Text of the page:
Monday, August 31, 2015
Flannery O'Connor, when she wasn't writing short stories, painted canvases and created cartoons. In fact, she crafted enough cartoons that they've been collected in a book boldly titled, Flannery O'Connor: The Cartoons.
Such a clever girl. Oh, and she had the good sense to not go out drinking with Patricia Highsmith when they were both staying at Yaddo Artist Colony. As my grandmother used to say, she (Highsmith) was a heller.
Saturday, August 29, 2015
A group of cormorants is called a 'gulp'. How 7-11 has failed to use this trivial tidbit in an advertising campaign for their monstrously sized fountain drinks is baffling.
Thursday, August 27, 2015
I discovered a site today devote to found Polaroid photographs. They are anonymous in that the people aren't identified, and there is no context for the pictures. Which is what makes found polaroids so engrossing: You are tasked with writing up a caption for any image you choose. I picked one of an old woman, and while I sipped my first cup of coffee this morning, wove a short story (250-350 words preferred) of wonder. She and her setting looked completely unremarkable, but as we all know, looks can be deceiving.
I suppose the meaning of something found is whatever we ascribe to it, barring the things ability to simply define itself.
Tuesday, August 25, 2015
Seldom, or never, have I seen a family of goldfinches, but thanks to the dwarf sunflowers providing the seeds, they gathered together on one magical afternoon, became accustom to my presence, and feasted on the patio.
Saturday, August 22, 2015
I can't help but love author Kate Atkinson. I came to her work late, only discovering her last year after reading "Life After Life", but I've been catching up with her oeuvre since then.
Tuesday, August 18, 2015
When the RavenView (tm) closed circuit security cameras had been installed all about the Abyss Tower thirty some odd years ago, they were state-of-the-art technology, with clarity and color unmatched by any competitors in the market. Now, of course they seemed hopelessly outdated.
The once touted pixelated images seemed too pixelated, particularly in close-up, where, at best, you felt like you were given only an impression of the person, and not the essence of that individual in the least. All sharp edges, not a smooth line in sight.
It annoyed Barbara. Her dissatisfaction with her job had become unflagging. Staring at the bank of screens ten hours everyday. Watching for - for what? The Abyss Towers were impenetrable. You could only get in through a single secured underground entrance. The one time someone tried to gain entrance there without proper clearance and identification, the lobby was flooded with near freezing cold water. The armed guards watched the action from the mezzanine, shooting the man as he bobbed about in the gushing froth.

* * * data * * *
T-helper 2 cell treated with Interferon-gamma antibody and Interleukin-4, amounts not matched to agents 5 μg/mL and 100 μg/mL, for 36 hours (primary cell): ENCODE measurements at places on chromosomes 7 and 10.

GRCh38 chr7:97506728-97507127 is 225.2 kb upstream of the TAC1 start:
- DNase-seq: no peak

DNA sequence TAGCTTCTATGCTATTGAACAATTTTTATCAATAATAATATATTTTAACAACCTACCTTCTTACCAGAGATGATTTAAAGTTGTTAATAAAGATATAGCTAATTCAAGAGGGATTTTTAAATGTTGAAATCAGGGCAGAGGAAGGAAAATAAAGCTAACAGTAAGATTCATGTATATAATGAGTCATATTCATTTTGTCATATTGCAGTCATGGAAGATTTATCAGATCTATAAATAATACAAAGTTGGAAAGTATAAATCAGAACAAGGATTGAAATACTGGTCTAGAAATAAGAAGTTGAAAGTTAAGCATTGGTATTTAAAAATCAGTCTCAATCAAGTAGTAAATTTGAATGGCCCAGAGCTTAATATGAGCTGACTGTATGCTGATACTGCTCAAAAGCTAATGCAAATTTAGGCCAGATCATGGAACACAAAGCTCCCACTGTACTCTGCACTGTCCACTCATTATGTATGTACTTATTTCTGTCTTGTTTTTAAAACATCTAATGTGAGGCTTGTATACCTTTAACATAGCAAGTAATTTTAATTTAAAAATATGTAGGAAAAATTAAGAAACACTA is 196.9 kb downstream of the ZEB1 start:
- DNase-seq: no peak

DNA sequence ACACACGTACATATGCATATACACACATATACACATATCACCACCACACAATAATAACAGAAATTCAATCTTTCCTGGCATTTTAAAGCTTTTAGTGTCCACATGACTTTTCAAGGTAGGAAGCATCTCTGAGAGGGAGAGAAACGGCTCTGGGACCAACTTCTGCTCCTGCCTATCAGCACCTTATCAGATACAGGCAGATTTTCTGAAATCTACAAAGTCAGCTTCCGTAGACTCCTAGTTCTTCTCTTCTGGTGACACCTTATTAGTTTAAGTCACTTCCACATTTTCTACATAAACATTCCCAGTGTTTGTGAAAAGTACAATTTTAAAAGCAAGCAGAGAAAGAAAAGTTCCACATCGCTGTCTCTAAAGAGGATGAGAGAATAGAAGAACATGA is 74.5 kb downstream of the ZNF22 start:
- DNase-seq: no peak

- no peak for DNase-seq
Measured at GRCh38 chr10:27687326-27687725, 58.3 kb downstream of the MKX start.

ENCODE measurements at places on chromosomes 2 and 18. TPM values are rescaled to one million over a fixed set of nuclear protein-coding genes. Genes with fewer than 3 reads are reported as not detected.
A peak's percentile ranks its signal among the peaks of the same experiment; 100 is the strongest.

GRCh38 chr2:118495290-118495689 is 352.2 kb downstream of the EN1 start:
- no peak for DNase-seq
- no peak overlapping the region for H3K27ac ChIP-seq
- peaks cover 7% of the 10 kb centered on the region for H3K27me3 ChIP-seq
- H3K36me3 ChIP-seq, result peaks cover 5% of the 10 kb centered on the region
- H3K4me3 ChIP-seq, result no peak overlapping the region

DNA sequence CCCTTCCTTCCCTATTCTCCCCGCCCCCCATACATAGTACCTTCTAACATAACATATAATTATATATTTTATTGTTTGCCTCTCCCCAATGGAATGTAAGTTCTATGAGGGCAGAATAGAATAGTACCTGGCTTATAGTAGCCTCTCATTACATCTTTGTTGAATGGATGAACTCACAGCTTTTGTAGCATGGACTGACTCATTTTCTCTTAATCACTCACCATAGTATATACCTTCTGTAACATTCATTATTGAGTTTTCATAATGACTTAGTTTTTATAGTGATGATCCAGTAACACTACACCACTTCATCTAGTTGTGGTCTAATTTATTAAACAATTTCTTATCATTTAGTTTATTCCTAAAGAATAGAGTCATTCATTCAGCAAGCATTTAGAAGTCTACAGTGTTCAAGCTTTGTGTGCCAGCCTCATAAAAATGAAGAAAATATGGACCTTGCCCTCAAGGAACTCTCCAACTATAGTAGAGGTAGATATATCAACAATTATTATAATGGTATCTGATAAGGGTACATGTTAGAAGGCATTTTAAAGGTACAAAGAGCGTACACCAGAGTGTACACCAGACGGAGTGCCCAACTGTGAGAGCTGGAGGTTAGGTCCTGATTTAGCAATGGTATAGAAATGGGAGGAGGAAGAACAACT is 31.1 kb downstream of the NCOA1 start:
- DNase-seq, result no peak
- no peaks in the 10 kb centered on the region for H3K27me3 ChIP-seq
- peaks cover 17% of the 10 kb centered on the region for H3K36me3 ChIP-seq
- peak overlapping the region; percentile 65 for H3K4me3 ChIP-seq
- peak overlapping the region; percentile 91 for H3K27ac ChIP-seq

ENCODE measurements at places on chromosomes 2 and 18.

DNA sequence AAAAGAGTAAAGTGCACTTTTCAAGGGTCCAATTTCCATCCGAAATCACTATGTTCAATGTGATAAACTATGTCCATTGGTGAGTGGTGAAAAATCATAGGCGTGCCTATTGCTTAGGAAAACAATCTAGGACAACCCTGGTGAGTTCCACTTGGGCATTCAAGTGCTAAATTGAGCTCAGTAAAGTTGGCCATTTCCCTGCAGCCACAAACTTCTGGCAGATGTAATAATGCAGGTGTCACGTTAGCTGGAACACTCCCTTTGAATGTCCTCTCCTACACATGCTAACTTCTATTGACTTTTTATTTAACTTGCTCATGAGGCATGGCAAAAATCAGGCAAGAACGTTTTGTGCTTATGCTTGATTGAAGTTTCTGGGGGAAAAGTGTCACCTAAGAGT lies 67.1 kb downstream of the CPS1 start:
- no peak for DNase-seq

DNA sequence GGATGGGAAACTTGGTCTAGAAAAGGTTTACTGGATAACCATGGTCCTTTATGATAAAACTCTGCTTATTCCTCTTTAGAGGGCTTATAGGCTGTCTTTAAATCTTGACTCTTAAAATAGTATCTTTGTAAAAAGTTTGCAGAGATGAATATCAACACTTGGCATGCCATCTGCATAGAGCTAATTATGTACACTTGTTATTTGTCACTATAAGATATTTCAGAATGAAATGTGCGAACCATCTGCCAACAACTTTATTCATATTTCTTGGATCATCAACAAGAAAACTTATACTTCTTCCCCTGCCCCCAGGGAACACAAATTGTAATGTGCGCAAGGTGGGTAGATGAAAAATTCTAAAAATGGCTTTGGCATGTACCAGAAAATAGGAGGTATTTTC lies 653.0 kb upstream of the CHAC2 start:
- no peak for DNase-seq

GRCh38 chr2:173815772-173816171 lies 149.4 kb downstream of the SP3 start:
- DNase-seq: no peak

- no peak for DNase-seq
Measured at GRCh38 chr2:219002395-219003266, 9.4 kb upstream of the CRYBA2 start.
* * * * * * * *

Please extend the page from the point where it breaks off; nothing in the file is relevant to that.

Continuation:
In a nutshell, the only time Barbara ever saw another human being pass across her screens was when there was a jumper. And, there were plenty enough of those. Sad, dejected types, driven mad, or perhaps born mad. Usually they they climbed the ladder to the uppermost wall and jumped immediately. But every once in awhile, she got one who lingered.
Why? To get up their nerve? A lingering doubt about taking the plunge? Barbara wondered if the day would come when she would be up there, some other brown uniformed toady watching her, waiting for her to...Leave the frame
Thursday, August 13, 2015
From online entertainment pioneer, actress, and “queen of the geeks” Felicia Day, You’re Never Weird on the Internet (Almost) is a funny, quirky, and inspiring memoir about her unusual upbringing, her rise to internet stardom, and embracing her weirdness to find her place in the world.When Felicia Day was a girl, all she wanted was to connect with other kids (desperately). Growing up in the Deep South, where she was “home-schooled for hippie reasons,” she looked online to find her tribe. The internet was in its infancy and she became an early adopter at every stage of its growth—finding joy and unlikely friendships in the emerging digital world. Her relative isolation meant that she could pursue passions like gaming, calculus, and 1930’s detective novels without shame. Because she had no idea how “uncool” she really was.
But if it hadn’t been for her strange background—the awkwardness continued when she started college at sixteen, with Mom driving her to campus every day—she might never have had the naive confidence to forge her own path. Like when she graduated as valedictorian with a math degree and then headed to Hollywood to pursue a career in acting despite having zero contacts. Or when she tired of being typecast as the crazy cat-lady secretary and decided to create her own web series before people in show business understood that online video could be more than just cats chasing laser pointers.
Felicia’s rags-to-riches rise to internet fame launched her career as one of the most influential creators in new media. Now Felicia’s world is filled with creativity, video games, and a dash of feminist activism—just like her memoir.
Showcasing Felicia’s hilarious and unique voice, You’re Never Weird on the Internet (Almost) is proof that everyone should celebrate what makes them different and be brave enough to share it with the world, because anything is possible now—even for a digital misfit.
Felicia Day is a professional actress who has appeared in numerous television shows including, Buffy the Vampire Slayer; Supernatural and Eureka. However, Felicia is best known for her work in the web video world. She costarred in Joss Whedon’s Emmy Award–winning Internet musical, Dr. Horrible’s